Garth was raised in Yukon, Oklahoma, a small town just west of Oklahoma City on Interstate-40. He went to public schools there, and it is reported that he "studied dutifully, excelled at dating, and was a superb athlete in three sports." In 1980 he won an athletic scholarship in track to Oklahoma State University at Stillwater. He majored in advertising, and earned a Bachelor's Degree in 1984.

While going to college Garth took odd jobs to make ends meet. At one point he was working as a bouncer at the Tumbleweeds, a local night club. Garth recalled, in the Parade interview, how he met his wife there. It seems that one night he found it necessary to go into the ladies room to break up a brawl. He found Sandy Mahl, a blonde freshman from rural Oklahoma, with her hand caught in a wooden stall partition after a tipsy fight over a former boyfriend. "She was cute," Garth said. "I walked her out of the place and offered her a ride home. She lived across from the dorm. I told her my roommate was gone for the weekend if she wanted to come up. She told me to drop dead. Two months later we started dating, and two years later we were married."

Garth loved music from an early age. He was first influenced by his mother's musical background, but as he grew older he became a fan of James Taylor, country singers George Jones, Merle Haggard and George Strait, and the rock groups Kiss, Queen and Journey. In later years he would meld all of these influences into his own personal style. He was involved in various musical activities during high school and college, and after graduating from college he began to be noticed at local night clubs as a hot singer with his own part time band, which was known as Santa Fe. By 1986, however, Santa Fe was playing six nights a week, and music had become a full time job for Garth.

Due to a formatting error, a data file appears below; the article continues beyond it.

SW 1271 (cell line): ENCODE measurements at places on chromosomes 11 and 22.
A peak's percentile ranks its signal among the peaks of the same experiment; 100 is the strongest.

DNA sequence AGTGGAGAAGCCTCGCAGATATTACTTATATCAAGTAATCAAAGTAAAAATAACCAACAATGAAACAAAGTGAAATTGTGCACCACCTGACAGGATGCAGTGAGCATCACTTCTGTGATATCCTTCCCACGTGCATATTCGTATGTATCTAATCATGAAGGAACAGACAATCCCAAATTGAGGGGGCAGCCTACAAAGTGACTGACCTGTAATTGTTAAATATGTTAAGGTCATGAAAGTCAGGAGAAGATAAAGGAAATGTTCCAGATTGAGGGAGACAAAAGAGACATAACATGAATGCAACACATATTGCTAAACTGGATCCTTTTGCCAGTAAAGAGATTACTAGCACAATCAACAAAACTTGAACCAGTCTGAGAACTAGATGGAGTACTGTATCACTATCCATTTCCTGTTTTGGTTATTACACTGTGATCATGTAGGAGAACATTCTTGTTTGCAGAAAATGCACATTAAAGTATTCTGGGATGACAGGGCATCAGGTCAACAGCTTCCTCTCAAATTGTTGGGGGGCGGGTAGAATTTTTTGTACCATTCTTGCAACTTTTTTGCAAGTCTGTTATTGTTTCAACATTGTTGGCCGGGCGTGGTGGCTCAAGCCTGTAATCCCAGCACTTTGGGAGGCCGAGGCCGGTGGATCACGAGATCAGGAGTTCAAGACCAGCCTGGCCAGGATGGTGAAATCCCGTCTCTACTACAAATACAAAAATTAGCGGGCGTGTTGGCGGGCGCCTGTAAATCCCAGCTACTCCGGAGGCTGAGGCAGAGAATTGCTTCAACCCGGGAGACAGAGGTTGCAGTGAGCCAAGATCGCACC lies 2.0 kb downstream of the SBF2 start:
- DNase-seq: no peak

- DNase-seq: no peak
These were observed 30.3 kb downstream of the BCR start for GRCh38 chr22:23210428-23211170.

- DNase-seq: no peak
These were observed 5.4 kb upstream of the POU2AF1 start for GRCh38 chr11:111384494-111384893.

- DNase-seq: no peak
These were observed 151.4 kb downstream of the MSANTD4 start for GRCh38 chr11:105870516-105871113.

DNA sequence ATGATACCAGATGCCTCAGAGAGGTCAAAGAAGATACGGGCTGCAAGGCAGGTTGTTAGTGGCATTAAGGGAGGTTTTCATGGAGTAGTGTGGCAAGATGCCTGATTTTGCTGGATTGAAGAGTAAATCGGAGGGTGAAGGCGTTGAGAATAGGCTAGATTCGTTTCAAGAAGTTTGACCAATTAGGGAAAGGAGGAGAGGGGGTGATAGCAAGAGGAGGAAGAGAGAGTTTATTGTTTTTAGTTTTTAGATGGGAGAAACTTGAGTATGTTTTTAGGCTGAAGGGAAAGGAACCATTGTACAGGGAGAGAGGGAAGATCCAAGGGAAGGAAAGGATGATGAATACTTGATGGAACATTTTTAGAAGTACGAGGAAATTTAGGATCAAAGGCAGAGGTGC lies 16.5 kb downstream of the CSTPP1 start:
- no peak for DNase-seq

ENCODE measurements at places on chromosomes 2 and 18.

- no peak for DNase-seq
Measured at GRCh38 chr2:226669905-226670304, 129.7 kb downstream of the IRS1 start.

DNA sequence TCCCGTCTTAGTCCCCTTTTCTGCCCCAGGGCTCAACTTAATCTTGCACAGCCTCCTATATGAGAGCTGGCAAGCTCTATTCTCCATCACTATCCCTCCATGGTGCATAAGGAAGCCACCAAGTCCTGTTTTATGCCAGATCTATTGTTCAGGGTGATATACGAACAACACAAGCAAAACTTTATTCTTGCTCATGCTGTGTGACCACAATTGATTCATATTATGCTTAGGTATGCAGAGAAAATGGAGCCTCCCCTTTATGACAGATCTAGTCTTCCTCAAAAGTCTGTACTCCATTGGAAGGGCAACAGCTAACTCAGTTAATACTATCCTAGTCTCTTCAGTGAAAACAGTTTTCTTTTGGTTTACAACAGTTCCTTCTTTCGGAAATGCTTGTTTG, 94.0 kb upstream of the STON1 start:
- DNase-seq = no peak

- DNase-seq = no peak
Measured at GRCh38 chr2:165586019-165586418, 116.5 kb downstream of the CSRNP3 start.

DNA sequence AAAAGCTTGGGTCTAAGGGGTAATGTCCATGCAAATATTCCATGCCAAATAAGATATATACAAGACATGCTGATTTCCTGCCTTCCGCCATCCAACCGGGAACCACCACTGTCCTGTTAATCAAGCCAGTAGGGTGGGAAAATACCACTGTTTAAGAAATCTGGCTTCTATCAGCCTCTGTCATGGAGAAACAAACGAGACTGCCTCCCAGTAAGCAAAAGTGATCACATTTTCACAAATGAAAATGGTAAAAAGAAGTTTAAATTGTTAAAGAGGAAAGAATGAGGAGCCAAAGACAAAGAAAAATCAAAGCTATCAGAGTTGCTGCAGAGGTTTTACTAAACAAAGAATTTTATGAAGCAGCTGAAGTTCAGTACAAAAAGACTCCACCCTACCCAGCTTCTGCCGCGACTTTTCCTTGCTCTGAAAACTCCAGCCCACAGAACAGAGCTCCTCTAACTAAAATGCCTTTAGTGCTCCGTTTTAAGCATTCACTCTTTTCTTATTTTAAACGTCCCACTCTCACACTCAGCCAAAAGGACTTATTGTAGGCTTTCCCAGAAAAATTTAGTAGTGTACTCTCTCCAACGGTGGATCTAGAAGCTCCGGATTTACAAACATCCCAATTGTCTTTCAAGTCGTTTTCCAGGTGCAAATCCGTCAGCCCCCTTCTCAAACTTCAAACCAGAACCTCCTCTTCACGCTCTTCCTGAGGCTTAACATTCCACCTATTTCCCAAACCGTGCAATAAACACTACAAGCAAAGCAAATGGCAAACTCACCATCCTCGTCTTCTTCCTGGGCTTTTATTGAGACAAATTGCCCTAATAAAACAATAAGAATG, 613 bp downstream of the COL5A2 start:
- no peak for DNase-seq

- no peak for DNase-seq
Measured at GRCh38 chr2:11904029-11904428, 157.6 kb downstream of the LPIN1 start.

In 1987, about a year after Garth and Sandy were married, the Brooks family and Santa Fe moved to Nashville. The first few months Garth had to sing advertising jingles to put bread on the table, but in less than a year he had hooked up with Bob Doyle, a manager who would help guide his career to greatness, and he was recording his first album for Capitol Records, his mother's old label. His early hits include "If Tomorrow Never Comes," and "The Dance." Sales of his first album, Garth Brooks, were strong, but it was only the beginning. Later albums included No Fences, Ropin' in the Wind, Garth Brooks Double Live and Scarecrow. All were a huge success.